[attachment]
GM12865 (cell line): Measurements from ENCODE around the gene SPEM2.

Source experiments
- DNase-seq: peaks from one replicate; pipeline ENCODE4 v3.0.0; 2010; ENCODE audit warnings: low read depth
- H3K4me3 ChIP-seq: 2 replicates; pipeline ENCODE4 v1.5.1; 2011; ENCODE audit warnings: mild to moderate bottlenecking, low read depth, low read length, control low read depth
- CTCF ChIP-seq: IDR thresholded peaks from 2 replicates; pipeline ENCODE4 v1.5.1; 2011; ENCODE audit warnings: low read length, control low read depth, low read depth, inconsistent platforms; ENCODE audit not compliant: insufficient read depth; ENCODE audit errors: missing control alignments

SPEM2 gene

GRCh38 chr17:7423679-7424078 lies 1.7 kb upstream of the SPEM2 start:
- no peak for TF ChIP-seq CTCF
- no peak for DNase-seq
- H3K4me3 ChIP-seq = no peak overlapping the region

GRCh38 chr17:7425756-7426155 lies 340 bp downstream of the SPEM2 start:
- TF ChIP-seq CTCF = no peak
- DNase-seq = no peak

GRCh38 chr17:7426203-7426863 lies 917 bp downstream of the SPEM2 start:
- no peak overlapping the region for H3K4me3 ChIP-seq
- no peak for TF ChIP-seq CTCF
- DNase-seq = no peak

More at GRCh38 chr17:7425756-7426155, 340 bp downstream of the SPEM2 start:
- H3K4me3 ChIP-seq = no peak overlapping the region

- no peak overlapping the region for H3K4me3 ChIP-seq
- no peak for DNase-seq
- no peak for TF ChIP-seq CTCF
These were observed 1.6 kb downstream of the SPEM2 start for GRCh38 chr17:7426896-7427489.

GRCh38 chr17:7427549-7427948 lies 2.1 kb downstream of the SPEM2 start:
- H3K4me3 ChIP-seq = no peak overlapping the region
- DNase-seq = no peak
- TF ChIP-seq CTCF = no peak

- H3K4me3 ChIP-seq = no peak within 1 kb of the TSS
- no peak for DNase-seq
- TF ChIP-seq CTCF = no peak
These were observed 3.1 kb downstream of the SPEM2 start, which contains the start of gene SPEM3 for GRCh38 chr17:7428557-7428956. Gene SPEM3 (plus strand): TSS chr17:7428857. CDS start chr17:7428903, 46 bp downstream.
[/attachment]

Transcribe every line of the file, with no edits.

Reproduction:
GM12865 (cell line): Measurements from ENCODE around the gene SPEM2.

Source experiments
- DNase-seq: peaks from one replicate; pipeline ENCODE4 v3.0.0; 2010; ENCODE audit warnings: low read depth
- H3K4me3 ChIP-seq: 2 replicates; pipeline ENCODE4 v1.5.1; 2011; ENCODE audit warnings: mild to moderate bottlenecking, low read depth, low read length, control low read depth
- CTCF ChIP-seq: IDR thresholded peaks from 2 replicates; pipeline ENCODE4 v1.5.1; 2011; ENCODE audit warnings: low read length, control low read depth, low read depth, inconsistent platforms; ENCODE audit not compliant: insufficient read depth; ENCODE audit errors: missing control alignments

SPEM2 gene

GRCh38 chr17:7423679-7424078 lies 1.7 kb upstream of the SPEM2 start:
- no peak for TF ChIP-seq CTCF
- no peak for DNase-seq
- H3K4me3 ChIP-seq = no peak overlapping the region

GRCh38 chr17:7425756-7426155 lies 340 bp downstream of the SPEM2 start:
- TF ChIP-seq CTCF = no peak
- DNase-seq = no peak

GRCh38 chr17:7426203-7426863 lies 917 bp downstream of the SPEM2 start:
- no peak overlapping the region for H3K4me3 ChIP-seq
- no peak for TF ChIP-seq CTCF
- DNase-seq = no peak

More at GRCh38 chr17:7425756-7426155, 340 bp downstream of the SPEM2 start:
- H3K4me3 ChIP-seq = no peak overlapping the region

- no peak overlapping the region for H3K4me3 ChIP-seq
- no peak for DNase-seq
- no peak for TF ChIP-seq CTCF
These were observed 1.6 kb downstream of the SPEM2 start for GRCh38 chr17:7426896-7427489.

GRCh38 chr17:7427549-7427948 lies 2.1 kb downstream of the SPEM2 start:
- H3K4me3 ChIP-seq = no peak overlapping the region
- DNase-seq = no peak
- TF ChIP-seq CTCF = no peak

- H3K4me3 ChIP-seq = no peak within 1 kb of the TSS
- no peak for DNase-seq
- TF ChIP-seq CTCF = no peak
These were observed 3.1 kb downstream of the SPEM2 start, which contains the start of gene SPEM3 for GRCh38 chr17:7428557-7428956. Gene SPEM3 (plus strand): TSS chr17:7428857. CDS start chr17:7428903, 46 bp downstream.